04 Jun 09
2 - The spring
"Springs provide force. And the more you compress them, the more force they give. On a World Rally Car we run two springs per strut. The first supports the weight of the car while the second - known as the helper - is placed on top to take up any free-play and stop it rattling around.
The main spring sits on an adjustable platform which we can move up and down the strut to adjust the car's ride height.
If we were to rely purely on the springs for our suspension the car would have a bouncy ride, as energy stored in the springs was transferred directly to the chassis. Springs are not shock absorbers because they do not dissipate or absorb energy."
3 - The damper
"The third component is the damper itself. On Petter's car we use an off road unit made by Reiger racing. The main body of the damper is oil filled and contains a piston which can move up and down through the fluid. A series of shims and ports on the piston determine how quickly the oil can pass through, and so how fast it can move up and down. Energy is absorbed as heat by the oil in the dampers and as a result the units get extremely hot.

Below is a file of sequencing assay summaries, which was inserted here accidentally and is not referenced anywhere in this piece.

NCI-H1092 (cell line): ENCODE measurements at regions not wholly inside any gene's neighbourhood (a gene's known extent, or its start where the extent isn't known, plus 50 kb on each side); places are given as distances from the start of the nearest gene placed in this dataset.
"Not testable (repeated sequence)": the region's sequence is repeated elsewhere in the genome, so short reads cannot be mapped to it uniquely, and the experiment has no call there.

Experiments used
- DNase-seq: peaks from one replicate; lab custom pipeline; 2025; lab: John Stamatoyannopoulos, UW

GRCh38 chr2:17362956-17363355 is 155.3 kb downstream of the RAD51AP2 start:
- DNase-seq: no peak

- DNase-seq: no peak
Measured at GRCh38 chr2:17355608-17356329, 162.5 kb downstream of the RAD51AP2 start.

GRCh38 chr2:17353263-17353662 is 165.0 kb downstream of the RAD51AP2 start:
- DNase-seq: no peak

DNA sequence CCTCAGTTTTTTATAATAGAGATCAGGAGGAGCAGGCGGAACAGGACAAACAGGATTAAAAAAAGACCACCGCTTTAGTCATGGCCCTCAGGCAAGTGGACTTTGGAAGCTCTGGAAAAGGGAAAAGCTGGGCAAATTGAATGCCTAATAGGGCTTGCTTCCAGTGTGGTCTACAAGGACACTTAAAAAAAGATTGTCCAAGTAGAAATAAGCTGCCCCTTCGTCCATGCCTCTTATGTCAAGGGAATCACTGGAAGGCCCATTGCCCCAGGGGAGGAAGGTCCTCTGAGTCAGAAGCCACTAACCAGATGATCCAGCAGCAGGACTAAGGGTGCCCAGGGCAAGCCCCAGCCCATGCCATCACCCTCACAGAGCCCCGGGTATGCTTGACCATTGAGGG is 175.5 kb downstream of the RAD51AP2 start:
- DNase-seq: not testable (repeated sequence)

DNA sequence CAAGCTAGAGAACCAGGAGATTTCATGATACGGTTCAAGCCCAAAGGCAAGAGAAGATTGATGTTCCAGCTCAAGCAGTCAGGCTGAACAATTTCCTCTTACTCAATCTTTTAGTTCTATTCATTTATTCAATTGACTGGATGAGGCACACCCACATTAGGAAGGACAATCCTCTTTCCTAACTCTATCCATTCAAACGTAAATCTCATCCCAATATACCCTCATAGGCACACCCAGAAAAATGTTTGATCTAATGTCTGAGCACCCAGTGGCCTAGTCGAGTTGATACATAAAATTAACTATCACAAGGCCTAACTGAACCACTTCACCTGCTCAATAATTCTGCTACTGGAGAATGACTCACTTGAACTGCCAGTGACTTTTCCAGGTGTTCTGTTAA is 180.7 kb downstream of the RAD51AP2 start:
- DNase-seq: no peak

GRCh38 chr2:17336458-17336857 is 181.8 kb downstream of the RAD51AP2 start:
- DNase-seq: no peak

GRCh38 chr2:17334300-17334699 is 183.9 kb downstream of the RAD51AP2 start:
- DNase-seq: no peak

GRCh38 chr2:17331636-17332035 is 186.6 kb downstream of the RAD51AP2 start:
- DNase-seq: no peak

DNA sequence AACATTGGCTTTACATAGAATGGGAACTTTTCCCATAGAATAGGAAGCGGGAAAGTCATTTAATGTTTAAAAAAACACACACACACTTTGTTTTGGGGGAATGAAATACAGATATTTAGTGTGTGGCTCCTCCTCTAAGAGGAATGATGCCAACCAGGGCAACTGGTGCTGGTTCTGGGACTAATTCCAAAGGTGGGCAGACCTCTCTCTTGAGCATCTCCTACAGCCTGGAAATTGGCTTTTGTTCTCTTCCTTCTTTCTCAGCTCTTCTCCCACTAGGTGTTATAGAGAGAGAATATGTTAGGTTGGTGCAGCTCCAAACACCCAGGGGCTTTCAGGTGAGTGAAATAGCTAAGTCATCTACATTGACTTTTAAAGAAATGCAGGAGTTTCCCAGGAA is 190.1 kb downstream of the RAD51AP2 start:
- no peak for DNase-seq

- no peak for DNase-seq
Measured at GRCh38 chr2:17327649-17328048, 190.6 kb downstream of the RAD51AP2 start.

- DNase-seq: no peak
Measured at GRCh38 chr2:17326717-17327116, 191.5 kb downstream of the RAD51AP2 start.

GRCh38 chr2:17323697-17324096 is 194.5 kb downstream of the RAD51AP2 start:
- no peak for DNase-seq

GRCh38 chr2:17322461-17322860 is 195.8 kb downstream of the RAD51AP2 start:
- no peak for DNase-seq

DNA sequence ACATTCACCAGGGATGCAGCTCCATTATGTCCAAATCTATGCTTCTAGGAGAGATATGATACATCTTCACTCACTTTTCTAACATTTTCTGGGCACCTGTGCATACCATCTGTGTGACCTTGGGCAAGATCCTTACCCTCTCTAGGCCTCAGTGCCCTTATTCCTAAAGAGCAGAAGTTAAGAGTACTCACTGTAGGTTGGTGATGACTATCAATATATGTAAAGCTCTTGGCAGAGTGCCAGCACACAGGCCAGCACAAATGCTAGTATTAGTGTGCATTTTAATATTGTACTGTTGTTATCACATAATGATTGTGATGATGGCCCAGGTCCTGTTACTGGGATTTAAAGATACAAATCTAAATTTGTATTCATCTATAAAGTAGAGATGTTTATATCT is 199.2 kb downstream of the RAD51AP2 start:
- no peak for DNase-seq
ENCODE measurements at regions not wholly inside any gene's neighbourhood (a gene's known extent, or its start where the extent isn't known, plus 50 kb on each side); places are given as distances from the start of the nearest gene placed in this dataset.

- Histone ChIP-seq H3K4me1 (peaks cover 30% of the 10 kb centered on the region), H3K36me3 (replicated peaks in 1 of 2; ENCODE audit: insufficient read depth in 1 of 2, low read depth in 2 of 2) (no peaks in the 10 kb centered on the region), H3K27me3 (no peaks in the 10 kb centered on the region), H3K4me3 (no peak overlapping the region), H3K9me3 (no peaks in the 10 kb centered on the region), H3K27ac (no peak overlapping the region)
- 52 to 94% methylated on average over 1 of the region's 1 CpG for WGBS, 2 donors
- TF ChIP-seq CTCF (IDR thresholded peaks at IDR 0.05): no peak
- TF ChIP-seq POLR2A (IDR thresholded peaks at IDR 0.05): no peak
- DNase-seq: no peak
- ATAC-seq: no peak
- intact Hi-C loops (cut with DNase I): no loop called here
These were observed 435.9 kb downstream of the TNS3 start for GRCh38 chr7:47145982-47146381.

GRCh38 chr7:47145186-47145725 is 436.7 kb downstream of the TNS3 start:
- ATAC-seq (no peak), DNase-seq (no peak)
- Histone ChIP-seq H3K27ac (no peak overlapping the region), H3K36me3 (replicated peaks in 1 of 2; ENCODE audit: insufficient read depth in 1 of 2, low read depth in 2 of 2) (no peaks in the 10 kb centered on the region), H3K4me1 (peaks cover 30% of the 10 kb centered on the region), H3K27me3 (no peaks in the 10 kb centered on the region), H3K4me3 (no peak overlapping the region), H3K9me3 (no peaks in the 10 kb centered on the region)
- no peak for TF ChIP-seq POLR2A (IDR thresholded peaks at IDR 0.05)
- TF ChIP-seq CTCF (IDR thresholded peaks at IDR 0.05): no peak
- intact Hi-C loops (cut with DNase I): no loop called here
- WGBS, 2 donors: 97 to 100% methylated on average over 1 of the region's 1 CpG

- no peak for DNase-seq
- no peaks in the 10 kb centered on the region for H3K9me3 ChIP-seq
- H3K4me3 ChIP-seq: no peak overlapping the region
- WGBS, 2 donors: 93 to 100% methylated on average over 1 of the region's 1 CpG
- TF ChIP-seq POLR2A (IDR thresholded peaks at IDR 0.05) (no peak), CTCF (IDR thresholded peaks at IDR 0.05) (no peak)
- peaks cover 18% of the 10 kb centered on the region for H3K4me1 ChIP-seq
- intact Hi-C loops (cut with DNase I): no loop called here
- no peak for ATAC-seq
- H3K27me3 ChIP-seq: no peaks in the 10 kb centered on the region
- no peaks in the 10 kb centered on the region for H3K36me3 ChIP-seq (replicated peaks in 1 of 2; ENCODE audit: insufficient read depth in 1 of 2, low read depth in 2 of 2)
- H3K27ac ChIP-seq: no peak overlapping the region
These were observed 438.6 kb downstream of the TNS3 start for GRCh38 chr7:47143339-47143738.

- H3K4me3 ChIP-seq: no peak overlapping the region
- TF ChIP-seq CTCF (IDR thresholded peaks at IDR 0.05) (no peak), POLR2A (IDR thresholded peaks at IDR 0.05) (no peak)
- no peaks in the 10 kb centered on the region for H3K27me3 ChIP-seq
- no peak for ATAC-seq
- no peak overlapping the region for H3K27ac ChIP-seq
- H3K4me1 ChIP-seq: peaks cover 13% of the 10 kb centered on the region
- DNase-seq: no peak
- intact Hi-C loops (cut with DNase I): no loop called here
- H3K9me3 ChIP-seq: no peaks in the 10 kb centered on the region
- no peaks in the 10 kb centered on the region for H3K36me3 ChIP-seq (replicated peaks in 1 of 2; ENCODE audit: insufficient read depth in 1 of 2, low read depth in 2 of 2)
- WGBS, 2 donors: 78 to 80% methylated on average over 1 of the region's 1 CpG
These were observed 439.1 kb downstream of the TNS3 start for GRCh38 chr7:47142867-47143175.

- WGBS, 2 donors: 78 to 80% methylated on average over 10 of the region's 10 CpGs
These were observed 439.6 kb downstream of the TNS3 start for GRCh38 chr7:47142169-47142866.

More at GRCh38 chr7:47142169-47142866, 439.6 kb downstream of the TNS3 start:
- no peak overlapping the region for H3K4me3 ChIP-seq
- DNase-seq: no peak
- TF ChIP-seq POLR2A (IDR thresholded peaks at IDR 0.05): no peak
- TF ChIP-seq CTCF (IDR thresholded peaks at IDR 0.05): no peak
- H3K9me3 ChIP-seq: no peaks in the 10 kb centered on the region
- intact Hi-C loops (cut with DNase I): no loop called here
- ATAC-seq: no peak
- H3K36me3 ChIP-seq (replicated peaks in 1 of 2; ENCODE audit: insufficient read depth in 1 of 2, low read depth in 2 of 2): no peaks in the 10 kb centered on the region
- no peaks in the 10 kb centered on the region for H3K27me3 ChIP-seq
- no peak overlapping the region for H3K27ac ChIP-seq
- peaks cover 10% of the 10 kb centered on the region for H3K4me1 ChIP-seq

A second cylinder, connected to the main damper, acts as a reservoir for more oil and helps absorb more heat. The second cylinder also contains pressurised gas (usually nitrogen) to pressurise the oil and stop it 'cavitating' - or frothing up like a cappuccino. Foaming oil would temporarily reduce the damping ability of the unit."
Listen to the stage end interviews on World Rally Radio and you'll often hear drivers talking about the need to alter their damper 'clicks'. This relates to the adjusters fitted to each damper, which allow the units to be fine tuned to suit different terrains and driver preferences.
"The damping characteristics of our Reiger units, like most in the WRC, can be altered by the drivers," explains Hodge. "There are two adjustment wheels on each unit. The first - known as the bump adjuster - alters the speed at which the damper compresses. The second - known as rebound - changes the speed at which it extends. Turning the adjustment wheels is a bit like opening and closing a tap. There are numbers on the wheels to show how open or closed the tap is, and an audible 'click' as the wheel is turned."